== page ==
A tale of two tent cities – what will happen in Interbay and Ballard when the ordinance is up in November?
By Lindsay Peyton
It was the best of times, it was the worst of times -- for two tent cities only two miles apart.
Both camps were created as a result of 2015 legislation – and each was given a two-year shelf life from the city.
In November, each encampment has to move, no matter what.
Leadership from each tent city and community advocates have spent the past few months searching for new homes – and were hopeful that they could stay in the neighborhoods where they were established, Interbay and Ballard.
Their prayers were answered for Tent City Interbay, 3234 17th Ave W, when the Port of Seattle voted on Tuesday, Sept. 12 to give the encampment a home on its Tsubota property, located at 1601 15th Ave W, in the area for the next two years.
Meanwhile, the tent city to the north, just across Salmon Bay, hasn’t been so lucky.
The encampment is called Nickelsville Ballard.
Courtney O’Toole, external affairs coordinator for Nickelsville, explained that the City of Seattle presented the encampment with four options to consider in June.
In July, spokespeople for the camp sent a letter to the city with their two preferred options.
Nickelsville did not hear back until Thursday, Sept. 7, O’Toole said.
And she explained that the city told Nickelsville that the old sites were no longer an option – and offered a new location instead.
“The city told us we could have a site that’s 1,400 sq. ft. less than the encampment in Ballard,” she said.
O’Toole explained that the existing site is already packed with people. “And we’d be stuck there for two years,” she said. “If the city were to give us a bigger site, we could help more people.”
She now hopes Nickelsville will gain public support for a larger site. “We need people to contact the city, send emails out, get the word out,” she said. “Ballard needs a bigger site.”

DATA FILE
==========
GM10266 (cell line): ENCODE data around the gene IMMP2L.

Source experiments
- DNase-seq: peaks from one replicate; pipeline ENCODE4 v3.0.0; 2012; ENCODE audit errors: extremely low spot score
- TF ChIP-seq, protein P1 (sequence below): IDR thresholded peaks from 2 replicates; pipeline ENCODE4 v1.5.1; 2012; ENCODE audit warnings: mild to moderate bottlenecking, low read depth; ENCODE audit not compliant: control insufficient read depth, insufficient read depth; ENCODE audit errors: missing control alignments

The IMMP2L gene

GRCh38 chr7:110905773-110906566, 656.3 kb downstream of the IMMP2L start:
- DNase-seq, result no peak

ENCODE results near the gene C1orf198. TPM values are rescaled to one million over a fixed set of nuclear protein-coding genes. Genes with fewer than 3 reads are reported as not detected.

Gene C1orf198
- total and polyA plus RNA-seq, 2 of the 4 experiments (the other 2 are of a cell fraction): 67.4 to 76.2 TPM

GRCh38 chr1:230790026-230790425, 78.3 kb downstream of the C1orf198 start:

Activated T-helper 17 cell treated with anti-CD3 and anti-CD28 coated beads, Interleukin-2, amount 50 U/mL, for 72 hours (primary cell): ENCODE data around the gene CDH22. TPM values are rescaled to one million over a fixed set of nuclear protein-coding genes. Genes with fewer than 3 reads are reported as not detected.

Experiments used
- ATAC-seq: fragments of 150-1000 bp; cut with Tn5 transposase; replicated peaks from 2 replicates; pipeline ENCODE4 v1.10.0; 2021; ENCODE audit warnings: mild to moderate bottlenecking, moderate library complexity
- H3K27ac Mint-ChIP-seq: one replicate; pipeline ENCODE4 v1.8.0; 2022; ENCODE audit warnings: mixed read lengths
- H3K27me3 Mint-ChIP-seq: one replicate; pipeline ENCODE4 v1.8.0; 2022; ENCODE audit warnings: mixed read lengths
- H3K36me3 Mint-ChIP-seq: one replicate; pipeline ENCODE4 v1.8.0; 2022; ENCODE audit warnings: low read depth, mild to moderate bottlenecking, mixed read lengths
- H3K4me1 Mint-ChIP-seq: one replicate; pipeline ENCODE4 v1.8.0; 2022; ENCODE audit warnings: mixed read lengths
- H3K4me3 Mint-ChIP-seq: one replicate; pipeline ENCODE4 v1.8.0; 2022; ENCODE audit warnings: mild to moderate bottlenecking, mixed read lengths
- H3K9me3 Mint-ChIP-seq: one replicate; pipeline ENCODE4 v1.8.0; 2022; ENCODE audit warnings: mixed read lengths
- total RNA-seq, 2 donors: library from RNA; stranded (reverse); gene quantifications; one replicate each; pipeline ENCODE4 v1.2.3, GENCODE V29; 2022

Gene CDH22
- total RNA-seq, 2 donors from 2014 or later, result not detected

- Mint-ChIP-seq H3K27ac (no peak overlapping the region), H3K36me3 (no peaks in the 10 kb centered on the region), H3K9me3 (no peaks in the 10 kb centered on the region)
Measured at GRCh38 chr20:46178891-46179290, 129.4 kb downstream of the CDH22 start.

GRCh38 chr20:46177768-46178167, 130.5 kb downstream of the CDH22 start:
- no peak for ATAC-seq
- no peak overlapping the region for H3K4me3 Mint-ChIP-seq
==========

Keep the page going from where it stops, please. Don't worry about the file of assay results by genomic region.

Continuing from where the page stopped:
The encampment only has until Nov. 18 to figure out its next move.
Back at Tent City Interbay, residents will pack up and move to a better, new home.
Right now, there are a few tents house families, some with just mothers and children and a few reserved for couples. Children’s toys and planted flowers stood at the entrances of some of the makeshift shelters. A row of bicycles stands ready for repairs from a handy resident.
There’s a security office at the front, and a large tent in the corner that serves as a kitchen. Almost every day of the week a church or charitable group brings by food to be distributed among the residents. Women and children eat first.
“We run a tight camp,” resident Michael Lee Clifton said. “We do everything ourselves, and we’re organized.”
Each resident has a job to do on site -- from distributing blankets to running the kitchen.
“Give people rules – and something to work for,” Clifton said. “They feel like they have a job, like they have a purpose. They’re doing something positive for themselves and for the community.”
He recently spent his last night in Tent City Interbay talking about his transformative experience.
He never intended to stay long.
“That’s the reason why we’re here,” he said. “It’s not a place to camp out. It’s a place to help people get back on their feet.”
Paul Stroupe has lived in Tent City Interbay for the past five months. He said offering the encampments could keep others from camping out in their RVs or in unsanctioned shelters.
“We’re a solution – a sanctioned camp with rules,” he said. “I’d rather live here. If they knew they had this option, they might chose to do it. And it might clean up the neighborhood.”
Tent city Interbay serves as a saving grace for its residents, Stroupe said.
“If you want to have a job, if you want to have a career, you have to have a place to sleep,” he said. “You have to have a place to shower, a place to prepare your food.”
Clifton said that the tent city provided more than a shelter. It gave him the resources he needed – at a time when he was the most in need.
If the tent city weren’t around, he wonders what would become of the residents.
“We would have nowhere to go,” he said.
For more information about Nickelsville, visit https://sites.google.com/a/nickelsville.org/home/home.
For more information about Tent City Interbay, visit www.sharewheel.org.